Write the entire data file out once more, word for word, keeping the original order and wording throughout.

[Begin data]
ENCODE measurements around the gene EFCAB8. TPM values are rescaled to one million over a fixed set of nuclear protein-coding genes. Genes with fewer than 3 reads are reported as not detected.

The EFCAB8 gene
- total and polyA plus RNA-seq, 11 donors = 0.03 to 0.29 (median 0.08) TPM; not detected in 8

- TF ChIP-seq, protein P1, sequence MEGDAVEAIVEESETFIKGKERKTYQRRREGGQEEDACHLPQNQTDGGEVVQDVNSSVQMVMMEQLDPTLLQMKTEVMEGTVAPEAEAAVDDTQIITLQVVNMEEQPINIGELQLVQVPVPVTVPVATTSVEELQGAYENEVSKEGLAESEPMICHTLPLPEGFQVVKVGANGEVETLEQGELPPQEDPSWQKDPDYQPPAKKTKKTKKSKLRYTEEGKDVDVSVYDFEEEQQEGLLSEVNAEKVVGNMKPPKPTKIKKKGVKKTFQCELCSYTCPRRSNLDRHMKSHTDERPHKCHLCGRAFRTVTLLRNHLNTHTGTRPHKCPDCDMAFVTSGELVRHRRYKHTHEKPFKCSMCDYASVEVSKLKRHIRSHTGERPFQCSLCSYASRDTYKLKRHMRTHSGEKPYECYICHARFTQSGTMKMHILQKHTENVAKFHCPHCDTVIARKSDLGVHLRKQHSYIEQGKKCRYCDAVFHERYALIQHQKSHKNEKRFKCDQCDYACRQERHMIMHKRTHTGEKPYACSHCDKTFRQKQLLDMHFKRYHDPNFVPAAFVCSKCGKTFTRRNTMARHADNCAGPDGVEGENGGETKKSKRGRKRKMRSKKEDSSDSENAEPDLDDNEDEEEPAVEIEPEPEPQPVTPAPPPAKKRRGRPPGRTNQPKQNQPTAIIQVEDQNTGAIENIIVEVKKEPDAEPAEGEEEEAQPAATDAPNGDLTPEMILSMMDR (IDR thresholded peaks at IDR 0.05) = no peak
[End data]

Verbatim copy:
ENCODE measurements around the gene EFCAB8. TPM values are rescaled to one million over a fixed set of nuclear protein-coding genes. Genes with fewer than 3 reads are reported as not detected.

The EFCAB8 gene
- total and polyA plus RNA-seq, 11 donors = 0.03 to 0.29 (median 0.08) TPM; not detected in 8

- TF ChIP-seq, protein P1, sequence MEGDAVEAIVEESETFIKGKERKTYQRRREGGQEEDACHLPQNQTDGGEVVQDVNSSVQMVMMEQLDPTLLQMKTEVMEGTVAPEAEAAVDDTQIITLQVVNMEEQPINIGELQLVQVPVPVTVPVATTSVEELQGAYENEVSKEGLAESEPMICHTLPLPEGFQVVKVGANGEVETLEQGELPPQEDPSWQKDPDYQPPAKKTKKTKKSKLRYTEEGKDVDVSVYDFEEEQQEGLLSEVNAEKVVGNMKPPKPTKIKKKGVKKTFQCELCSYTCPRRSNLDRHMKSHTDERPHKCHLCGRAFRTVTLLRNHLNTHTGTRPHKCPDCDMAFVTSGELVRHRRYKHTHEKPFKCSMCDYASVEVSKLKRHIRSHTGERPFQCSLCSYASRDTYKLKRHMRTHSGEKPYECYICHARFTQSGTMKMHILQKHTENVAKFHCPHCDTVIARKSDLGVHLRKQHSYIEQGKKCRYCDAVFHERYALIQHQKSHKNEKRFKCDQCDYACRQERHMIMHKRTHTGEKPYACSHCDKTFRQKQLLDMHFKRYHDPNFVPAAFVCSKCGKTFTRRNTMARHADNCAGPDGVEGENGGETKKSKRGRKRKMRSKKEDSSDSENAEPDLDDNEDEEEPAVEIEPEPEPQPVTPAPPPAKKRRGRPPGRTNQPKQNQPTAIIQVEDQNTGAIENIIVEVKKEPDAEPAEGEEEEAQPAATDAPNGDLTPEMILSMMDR (IDR thresholded peaks at IDR 0.05) = no peak